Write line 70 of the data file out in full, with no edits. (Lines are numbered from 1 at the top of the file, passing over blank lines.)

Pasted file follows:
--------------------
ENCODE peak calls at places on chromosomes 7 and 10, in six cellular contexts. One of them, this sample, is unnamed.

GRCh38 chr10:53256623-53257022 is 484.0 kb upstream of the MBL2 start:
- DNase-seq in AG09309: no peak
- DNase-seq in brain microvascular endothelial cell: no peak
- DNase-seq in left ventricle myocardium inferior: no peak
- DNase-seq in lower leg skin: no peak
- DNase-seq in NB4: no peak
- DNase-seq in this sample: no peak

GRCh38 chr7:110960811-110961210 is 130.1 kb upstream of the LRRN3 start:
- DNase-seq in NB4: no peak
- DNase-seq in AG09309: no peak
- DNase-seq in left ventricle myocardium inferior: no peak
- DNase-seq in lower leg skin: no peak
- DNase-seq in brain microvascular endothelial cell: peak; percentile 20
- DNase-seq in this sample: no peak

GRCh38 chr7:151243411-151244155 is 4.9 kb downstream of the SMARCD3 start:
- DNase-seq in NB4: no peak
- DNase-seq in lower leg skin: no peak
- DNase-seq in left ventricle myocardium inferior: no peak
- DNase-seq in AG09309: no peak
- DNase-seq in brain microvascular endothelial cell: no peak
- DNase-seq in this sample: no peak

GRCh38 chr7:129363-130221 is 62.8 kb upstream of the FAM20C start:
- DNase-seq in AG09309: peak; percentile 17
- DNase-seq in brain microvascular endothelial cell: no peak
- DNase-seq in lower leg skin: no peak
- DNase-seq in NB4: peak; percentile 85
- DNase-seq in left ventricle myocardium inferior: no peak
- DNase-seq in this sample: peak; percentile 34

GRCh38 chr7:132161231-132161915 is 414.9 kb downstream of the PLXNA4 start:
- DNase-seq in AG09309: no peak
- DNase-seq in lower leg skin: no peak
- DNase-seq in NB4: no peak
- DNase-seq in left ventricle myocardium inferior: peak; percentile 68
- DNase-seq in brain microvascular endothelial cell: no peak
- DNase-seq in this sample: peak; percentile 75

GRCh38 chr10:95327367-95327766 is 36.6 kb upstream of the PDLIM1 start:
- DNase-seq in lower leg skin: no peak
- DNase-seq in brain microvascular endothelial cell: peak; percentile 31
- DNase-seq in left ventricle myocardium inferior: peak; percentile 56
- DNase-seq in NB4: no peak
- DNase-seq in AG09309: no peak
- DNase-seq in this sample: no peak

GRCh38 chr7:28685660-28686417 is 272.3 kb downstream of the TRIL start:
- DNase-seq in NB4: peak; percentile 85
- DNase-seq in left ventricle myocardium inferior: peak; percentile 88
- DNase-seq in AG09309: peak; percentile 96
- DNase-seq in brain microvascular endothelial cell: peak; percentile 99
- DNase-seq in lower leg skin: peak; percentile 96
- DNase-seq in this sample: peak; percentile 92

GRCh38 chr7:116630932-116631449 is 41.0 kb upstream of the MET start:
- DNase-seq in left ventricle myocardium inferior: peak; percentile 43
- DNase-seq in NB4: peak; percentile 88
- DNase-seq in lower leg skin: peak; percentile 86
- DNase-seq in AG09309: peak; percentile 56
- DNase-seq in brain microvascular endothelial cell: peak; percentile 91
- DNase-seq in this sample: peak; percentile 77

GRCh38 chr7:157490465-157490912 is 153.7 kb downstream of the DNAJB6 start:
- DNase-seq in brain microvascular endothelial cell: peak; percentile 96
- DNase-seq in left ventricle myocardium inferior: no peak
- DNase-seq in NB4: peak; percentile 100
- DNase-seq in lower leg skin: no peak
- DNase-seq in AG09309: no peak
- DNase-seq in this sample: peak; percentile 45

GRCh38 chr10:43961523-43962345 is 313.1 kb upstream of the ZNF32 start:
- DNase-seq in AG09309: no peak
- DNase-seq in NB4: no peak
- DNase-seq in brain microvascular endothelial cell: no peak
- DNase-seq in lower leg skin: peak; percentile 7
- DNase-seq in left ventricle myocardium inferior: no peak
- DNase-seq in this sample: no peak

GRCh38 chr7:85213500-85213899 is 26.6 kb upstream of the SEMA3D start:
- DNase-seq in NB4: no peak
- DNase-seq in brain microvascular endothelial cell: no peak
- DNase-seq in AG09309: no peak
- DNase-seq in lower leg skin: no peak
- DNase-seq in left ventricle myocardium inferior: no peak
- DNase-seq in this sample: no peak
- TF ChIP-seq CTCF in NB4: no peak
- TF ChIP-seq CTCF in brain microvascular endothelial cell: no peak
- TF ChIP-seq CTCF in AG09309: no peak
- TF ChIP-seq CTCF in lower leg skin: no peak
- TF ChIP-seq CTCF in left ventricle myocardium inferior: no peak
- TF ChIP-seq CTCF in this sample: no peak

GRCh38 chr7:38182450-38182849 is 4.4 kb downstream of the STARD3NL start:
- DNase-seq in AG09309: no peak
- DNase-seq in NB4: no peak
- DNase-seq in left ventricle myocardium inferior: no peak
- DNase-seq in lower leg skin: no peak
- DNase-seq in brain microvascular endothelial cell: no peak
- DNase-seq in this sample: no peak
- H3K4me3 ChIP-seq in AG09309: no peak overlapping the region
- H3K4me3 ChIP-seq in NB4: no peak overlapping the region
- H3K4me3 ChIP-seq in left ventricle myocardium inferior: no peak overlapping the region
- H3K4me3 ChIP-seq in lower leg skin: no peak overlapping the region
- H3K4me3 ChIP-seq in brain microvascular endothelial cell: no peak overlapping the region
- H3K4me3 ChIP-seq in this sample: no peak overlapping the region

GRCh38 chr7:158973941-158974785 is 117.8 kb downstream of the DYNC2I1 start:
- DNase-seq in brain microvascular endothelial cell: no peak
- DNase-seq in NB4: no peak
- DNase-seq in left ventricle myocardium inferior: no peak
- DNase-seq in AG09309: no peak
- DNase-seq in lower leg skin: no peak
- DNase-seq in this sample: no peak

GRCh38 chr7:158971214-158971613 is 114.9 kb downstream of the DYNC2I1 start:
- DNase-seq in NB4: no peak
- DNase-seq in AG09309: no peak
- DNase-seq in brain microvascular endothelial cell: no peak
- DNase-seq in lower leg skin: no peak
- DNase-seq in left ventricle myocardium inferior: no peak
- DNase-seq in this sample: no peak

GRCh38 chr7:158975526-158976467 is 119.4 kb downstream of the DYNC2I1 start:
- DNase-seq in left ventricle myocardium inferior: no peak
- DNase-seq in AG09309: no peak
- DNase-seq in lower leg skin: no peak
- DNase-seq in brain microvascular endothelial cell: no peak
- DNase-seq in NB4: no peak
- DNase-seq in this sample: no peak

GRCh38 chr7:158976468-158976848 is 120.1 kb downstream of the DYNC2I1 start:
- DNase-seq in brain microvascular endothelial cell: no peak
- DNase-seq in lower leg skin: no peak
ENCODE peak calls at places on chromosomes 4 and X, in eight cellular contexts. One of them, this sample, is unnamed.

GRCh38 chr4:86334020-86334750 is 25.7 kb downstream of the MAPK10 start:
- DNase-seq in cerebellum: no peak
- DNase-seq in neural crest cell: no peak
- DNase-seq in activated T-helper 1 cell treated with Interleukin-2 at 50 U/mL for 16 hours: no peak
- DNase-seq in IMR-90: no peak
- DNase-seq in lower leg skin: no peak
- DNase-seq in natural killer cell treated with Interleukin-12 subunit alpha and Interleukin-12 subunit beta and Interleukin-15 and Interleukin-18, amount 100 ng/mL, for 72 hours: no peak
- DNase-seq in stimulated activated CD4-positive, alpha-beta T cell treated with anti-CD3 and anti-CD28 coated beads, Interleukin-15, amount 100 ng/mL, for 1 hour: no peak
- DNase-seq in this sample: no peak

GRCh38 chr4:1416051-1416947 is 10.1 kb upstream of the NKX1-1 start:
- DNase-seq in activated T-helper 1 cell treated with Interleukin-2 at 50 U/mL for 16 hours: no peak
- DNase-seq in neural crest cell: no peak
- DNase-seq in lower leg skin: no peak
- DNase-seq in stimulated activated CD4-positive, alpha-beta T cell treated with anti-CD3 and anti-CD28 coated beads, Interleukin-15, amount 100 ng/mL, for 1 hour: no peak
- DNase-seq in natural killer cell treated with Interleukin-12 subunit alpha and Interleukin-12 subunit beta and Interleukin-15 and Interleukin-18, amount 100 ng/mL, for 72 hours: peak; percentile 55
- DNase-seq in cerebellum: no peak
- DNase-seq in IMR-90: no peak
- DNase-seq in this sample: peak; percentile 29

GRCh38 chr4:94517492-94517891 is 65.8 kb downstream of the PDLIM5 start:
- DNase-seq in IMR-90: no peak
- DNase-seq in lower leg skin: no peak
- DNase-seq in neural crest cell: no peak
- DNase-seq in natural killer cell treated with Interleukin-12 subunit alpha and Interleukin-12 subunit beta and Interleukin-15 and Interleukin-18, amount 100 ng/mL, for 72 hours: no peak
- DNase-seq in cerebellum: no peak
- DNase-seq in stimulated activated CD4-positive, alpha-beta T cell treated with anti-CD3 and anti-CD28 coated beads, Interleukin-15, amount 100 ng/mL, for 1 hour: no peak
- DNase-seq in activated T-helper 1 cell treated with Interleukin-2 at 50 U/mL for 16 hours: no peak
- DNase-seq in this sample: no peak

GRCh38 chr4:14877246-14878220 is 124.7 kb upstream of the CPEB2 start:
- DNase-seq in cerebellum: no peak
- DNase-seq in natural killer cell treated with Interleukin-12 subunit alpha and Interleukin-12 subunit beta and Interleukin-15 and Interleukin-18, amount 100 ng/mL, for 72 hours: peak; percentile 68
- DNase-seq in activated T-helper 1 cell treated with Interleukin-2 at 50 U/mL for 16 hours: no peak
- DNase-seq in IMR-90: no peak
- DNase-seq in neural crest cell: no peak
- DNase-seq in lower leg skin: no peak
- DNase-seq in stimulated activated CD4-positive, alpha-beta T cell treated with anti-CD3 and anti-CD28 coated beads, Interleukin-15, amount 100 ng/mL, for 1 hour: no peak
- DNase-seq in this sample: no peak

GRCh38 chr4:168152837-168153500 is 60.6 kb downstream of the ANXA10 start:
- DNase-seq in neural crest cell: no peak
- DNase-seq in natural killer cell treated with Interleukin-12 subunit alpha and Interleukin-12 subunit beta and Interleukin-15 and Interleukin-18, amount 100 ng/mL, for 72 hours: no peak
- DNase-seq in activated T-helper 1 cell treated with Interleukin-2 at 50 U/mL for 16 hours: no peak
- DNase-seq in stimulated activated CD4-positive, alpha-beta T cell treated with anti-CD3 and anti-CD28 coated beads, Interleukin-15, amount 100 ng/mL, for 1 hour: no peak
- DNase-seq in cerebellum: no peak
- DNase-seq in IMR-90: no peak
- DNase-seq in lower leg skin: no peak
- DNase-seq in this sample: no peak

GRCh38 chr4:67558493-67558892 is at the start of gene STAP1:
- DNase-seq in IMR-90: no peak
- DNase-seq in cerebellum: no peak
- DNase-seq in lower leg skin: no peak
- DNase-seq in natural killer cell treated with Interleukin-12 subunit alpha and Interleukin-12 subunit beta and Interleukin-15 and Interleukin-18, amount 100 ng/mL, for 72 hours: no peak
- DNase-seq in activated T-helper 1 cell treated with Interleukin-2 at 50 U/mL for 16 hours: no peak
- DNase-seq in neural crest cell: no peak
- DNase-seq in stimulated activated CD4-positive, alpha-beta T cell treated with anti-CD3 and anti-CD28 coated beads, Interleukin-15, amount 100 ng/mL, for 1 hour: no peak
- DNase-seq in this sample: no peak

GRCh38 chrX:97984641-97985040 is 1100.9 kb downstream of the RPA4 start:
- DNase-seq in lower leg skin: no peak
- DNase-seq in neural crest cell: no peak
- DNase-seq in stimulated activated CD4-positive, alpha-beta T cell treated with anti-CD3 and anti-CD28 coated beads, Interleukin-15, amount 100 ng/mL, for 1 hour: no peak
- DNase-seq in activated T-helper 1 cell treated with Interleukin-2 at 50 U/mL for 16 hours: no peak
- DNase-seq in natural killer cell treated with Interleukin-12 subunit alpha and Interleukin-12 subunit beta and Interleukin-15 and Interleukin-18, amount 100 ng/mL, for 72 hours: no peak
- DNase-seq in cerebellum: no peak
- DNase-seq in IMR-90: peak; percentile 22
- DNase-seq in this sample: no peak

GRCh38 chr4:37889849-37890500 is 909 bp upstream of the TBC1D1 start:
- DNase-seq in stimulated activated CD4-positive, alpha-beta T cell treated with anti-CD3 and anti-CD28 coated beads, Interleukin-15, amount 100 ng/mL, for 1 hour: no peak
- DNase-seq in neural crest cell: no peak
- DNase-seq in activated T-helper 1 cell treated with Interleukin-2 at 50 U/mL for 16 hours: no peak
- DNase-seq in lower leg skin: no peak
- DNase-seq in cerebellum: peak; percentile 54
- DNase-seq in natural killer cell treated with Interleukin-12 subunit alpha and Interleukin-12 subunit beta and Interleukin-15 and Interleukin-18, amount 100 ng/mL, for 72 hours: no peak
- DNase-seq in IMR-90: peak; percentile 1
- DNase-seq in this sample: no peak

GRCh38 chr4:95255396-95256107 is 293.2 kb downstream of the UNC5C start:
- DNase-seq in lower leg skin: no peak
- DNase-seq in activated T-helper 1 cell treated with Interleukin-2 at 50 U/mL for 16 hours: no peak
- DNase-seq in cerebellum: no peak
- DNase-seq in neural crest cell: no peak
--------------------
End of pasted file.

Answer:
- DNase-seq in left ventricle myocardium inferior: no peak